Shelby County District Attorney General Steve Mulroy, who began his tenure Sept. 1, promoted his own brand of “restorative justice” in his “100-Day Address” Wednesday (Dec. 21) afternoon.
Supporters, staff, and members of the legal community gathered in the lobby of Vasco A. Smith Jr. County Administration Building to hear Mulroy’s observations of what has transpired since taking on the role of Shelby County’s law enforcement official.
“The clear and distinct changes in policy and philosophy from the prior administration have been calculated and intentional,” Mulroy said in a phone interview, prior to his public speech. “What the former DA called a “tough on crime” approach was to lock up as many as you can, for as long as possible. The continuous rise in violent crime was proof that approach was not working.”
Mulroy touted two of his initial changes as setting the tone of his administration − the establishment of an independent Justice Review Unit and diversifying his staff.
“My predecessor Amy Weirich refused to do so, but I created the Justice Review Unit to look at cases, where convictions may have been unfair or otherwise wrongful,” said Mulroy. “The system is not perfect, but mechanisms to make it more just for everyone is the right thing to do.”
Mulroy continued, “I believe that whenever possible, those who serve in Shelby County at some capacity ought to reflect the population they serve. That was not the case in the District Attorney’s office, and I wanted to change that dynamic.”
Mulroy said he has hired “dozens of new prosecutors and support staff” who share his vision of reform.
And true to his campaign pledge, the District Attorney General’s staff is more diverse than it has ever been. The number of persons of color among new hires is “roughly twice that of the pre-existing staff. Also, the number of minority supervisors has doubled, according to Mulroy.
“To prevent crime in this community and earn trust in the community, we must look like the community,” Mulroy said.
In his address, Mulroy did not shy away from talking about crime and “the Black community” over the past decade.
“…As crime rose, public confidence in the fairness of our justice system fell, particularly in the Black community, as our Crime Commission’s polling data shows,” Mulroy said. “This is not a coincidence. When the community lacks faith in the fairness of our system, it is less willing to cooperate with that system by providing tips, reporting crimes, and serving as witnesses, which only compounds our crime problem and makes it harder for us to help victims.”
Mulroy said the criminal justice system is “a faith-based system.” He harkened back to a campaign promise he repeatedly made “to restore that faith.”
He also pointed out what he described as the realities of a failed system of justice by the prior administration. “…We sent children to adult prisons, where they learned to become hardened criminals later in life. We sent adult offenders to prison with little to no counseling, education, job training, or re-entry support, and then, claimed surprise when they predictably resumed their former criminal lives.”
Mulroy said that a new Cold Case Unit has been created in partnership with the Memphis Police Department.
“We know that a small percentage of repeat violent offenders are responsible for a large percentage of violent crimes,” said Mulroy. “By working with law enforcement to resolve these cold cases, and by holding accountable these dangerous few, we can not only bring solace to the victims and their families…but also prevent them from doing further harm down the road.”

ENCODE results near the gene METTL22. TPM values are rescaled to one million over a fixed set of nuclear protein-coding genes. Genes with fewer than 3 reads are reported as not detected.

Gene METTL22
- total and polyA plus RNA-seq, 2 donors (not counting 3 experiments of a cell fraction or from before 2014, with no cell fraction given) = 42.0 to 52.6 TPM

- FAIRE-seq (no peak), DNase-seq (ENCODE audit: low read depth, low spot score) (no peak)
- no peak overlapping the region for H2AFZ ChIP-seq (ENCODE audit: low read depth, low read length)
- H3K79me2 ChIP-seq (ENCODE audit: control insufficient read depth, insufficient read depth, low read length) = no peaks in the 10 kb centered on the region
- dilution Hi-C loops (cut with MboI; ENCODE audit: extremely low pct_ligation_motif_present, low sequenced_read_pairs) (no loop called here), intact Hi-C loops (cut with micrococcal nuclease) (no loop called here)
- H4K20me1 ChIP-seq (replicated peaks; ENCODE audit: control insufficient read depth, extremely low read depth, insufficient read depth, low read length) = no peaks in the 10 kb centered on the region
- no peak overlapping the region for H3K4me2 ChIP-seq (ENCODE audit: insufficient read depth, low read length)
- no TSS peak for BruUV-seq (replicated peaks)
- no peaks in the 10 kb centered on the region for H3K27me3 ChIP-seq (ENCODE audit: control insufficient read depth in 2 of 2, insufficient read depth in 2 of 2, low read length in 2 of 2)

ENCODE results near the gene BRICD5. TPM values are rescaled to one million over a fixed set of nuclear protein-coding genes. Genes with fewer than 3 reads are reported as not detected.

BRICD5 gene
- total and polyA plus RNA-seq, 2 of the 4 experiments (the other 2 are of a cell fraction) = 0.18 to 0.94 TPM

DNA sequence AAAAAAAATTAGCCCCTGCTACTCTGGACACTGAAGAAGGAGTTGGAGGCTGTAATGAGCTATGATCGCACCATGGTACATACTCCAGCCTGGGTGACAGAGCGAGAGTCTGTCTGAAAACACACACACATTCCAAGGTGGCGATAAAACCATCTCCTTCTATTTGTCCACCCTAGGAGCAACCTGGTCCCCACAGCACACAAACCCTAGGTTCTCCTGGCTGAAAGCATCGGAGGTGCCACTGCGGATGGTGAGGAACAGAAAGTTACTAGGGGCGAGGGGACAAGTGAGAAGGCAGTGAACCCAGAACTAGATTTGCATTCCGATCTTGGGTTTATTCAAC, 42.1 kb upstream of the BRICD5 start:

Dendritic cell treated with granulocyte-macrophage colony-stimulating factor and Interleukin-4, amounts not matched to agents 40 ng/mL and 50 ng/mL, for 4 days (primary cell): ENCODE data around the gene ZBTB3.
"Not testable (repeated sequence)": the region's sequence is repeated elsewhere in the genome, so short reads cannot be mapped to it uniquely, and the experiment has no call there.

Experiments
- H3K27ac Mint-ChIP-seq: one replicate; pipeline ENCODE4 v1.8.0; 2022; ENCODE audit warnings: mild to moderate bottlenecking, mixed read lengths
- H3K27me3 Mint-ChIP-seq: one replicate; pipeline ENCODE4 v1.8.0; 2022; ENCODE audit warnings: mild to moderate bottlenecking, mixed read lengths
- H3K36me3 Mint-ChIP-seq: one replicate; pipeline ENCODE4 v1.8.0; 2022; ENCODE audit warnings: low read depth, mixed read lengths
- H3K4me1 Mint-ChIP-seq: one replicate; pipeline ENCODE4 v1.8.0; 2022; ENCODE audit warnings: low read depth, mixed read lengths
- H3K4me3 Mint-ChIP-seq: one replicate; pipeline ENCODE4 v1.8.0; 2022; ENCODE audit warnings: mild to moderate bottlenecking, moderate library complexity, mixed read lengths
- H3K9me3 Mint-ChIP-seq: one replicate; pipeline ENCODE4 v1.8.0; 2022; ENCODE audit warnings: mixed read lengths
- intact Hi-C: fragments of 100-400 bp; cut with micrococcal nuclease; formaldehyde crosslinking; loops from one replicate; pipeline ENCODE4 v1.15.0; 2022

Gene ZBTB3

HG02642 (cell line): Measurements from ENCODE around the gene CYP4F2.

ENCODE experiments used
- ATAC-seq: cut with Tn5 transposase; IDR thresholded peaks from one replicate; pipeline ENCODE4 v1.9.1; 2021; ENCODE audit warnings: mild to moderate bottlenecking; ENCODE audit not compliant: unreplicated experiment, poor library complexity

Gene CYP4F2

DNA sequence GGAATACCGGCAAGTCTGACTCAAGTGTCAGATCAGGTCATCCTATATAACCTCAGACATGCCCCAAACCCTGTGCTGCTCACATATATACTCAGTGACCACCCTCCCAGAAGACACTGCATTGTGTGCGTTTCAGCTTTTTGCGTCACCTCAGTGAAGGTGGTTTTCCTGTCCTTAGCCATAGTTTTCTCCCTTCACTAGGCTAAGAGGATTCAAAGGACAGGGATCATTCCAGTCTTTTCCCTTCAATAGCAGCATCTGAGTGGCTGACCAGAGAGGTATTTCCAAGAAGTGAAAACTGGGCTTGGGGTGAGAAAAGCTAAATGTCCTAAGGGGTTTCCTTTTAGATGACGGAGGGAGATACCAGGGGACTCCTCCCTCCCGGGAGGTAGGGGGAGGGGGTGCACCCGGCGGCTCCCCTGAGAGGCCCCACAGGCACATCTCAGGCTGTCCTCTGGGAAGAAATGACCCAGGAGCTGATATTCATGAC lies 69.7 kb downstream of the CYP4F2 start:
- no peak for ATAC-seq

Mulroy said he has given prosecutors some autonomy and discretion needed to settle cases, clear backlogs, and double down on repeat violent offenders.
“That means spending more time on non-fatal shootings, an area where too many offenders have been escaping accountability, and less time on marijuana prosecutions, which only wastes taxpayer dollars, ruins lives, facilitates racially disproportionate enforcement and does nothing to make us safer,” Mulroy stated.
The citizens of Shelby County can look for more aspects of restorative justice practices because of their impressive success rates in reducing recidivism across the country.
Restorative Justice is generally described as an approach to justice where one of the responses to a crime is to organize a meeting between the victim and the offender, sometimes with representatives of the wider community. The goal is for the perpetrator and victim to share their experience of what happened, to discuss who was harmed by the crime and how, and to create a consensus for what the offender can do to repair the harm from the offense.
Mulroy cites Nashville as one of the cities enjoying lowered rates of repeat offending.
“We will expand the use of diversion and treatment courts,” said Mulroy. “Even the most traditional ‘law and order’ folks acknowledge the good that Veterans’ Court, Drug Court, and Mental Health Court have done. The people in these courts, including the judges, have advocated for expanding their use. I intend to help them with that.”
Additional areas of advocacy Mulroy pledged to pursue are:
- Animal cruelty.
- Worker exploitation – wage theft and job misclassification by employers in a “reinvigorated” Economic Crimes Unit.
Mulroy invoked his faith as a major inspiration in leading his administration.
“Throughout my campaign and my first 100 days, I’ve reflected on a favorite Bible verse,” Mulroy said. “Jesus said, ‘Blessed are they who hunger and thirst for justice, for they shall have their fill.’ From Christ, this is both reassurance and command. We can achieve justice, but we must hunger, thirst, and strive for it.
“I pledge to you that in the next 100 days, and the thousands after that, I will do precisely that.”